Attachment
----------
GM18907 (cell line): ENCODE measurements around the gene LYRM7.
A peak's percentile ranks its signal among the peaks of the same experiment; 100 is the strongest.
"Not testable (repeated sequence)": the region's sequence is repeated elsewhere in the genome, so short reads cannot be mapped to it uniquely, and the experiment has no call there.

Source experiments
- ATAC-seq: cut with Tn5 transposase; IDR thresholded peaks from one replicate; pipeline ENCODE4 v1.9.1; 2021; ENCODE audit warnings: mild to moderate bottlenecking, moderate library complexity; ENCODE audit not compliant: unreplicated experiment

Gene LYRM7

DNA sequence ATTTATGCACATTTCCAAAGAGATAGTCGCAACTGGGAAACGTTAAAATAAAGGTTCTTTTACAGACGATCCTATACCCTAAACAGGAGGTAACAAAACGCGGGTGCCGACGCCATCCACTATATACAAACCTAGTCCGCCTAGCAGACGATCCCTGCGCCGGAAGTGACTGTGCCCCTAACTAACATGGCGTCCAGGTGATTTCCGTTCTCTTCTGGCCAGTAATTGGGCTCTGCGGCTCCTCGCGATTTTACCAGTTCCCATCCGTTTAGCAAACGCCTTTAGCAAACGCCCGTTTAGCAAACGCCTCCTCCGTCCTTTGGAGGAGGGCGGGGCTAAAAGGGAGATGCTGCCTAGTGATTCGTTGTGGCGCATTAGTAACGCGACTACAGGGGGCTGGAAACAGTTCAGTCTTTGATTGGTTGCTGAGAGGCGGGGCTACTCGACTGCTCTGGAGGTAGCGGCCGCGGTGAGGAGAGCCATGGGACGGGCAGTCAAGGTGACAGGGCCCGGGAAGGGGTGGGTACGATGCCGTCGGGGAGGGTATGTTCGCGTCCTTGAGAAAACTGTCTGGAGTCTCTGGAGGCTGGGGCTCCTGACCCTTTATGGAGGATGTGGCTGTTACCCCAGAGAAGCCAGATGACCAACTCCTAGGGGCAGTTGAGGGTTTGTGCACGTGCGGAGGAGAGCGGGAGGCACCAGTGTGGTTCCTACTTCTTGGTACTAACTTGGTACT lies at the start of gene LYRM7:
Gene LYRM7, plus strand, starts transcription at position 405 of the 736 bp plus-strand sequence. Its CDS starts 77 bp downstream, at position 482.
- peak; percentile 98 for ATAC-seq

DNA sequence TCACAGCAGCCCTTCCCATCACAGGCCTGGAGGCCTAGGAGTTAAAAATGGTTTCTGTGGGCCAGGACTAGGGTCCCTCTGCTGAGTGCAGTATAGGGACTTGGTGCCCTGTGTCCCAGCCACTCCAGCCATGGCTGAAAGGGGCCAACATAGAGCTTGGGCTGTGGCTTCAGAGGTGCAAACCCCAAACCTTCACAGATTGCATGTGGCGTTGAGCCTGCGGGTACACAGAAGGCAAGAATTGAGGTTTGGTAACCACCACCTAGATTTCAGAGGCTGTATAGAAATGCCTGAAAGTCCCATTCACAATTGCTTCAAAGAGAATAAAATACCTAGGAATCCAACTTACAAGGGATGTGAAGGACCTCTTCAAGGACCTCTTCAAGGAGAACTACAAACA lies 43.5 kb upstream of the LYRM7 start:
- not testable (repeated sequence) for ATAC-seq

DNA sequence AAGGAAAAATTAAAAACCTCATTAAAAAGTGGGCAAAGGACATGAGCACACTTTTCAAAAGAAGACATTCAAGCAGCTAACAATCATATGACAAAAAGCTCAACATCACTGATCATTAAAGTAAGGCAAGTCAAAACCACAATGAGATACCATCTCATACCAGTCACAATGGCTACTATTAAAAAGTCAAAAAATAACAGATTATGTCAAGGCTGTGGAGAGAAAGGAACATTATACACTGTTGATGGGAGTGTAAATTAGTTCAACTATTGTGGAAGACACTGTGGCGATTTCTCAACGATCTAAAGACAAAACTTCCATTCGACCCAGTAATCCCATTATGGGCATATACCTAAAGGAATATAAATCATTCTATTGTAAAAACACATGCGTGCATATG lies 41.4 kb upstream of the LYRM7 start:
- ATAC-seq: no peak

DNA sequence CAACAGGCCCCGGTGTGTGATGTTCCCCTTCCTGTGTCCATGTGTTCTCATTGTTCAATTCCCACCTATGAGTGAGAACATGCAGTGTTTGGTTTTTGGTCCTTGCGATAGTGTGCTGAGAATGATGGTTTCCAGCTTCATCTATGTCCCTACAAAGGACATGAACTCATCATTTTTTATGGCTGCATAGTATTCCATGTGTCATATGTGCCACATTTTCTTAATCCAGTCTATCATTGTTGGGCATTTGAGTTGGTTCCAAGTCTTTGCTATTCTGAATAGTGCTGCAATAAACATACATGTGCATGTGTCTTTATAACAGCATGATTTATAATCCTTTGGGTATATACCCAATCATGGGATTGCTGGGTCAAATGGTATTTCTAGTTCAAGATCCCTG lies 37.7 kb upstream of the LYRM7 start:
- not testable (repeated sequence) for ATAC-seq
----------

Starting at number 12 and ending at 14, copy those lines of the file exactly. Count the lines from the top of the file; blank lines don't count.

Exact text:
DNA sequence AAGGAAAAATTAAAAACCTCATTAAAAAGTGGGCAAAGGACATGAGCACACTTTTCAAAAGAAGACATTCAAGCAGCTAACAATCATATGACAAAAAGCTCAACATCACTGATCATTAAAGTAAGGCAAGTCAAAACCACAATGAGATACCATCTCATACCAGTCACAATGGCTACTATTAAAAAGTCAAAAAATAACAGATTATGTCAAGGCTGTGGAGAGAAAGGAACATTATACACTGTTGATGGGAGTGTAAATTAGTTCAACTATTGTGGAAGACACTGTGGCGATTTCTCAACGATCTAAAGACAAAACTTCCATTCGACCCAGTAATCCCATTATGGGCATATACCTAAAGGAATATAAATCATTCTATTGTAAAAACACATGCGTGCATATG lies 41.4 kb upstream of the LYRM7 start:
- ATAC-seq: no peak

DNA sequence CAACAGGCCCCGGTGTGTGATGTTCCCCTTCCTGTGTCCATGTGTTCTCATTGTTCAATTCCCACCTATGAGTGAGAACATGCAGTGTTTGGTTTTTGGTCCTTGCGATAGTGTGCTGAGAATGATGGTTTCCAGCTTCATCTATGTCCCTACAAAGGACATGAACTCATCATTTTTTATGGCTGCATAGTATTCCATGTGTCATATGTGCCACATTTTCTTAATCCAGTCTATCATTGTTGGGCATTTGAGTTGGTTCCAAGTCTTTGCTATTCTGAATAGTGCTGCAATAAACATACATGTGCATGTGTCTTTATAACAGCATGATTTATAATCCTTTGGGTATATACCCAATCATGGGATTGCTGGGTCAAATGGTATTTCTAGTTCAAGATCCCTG lies 37.7 kb upstream of the LYRM7 start: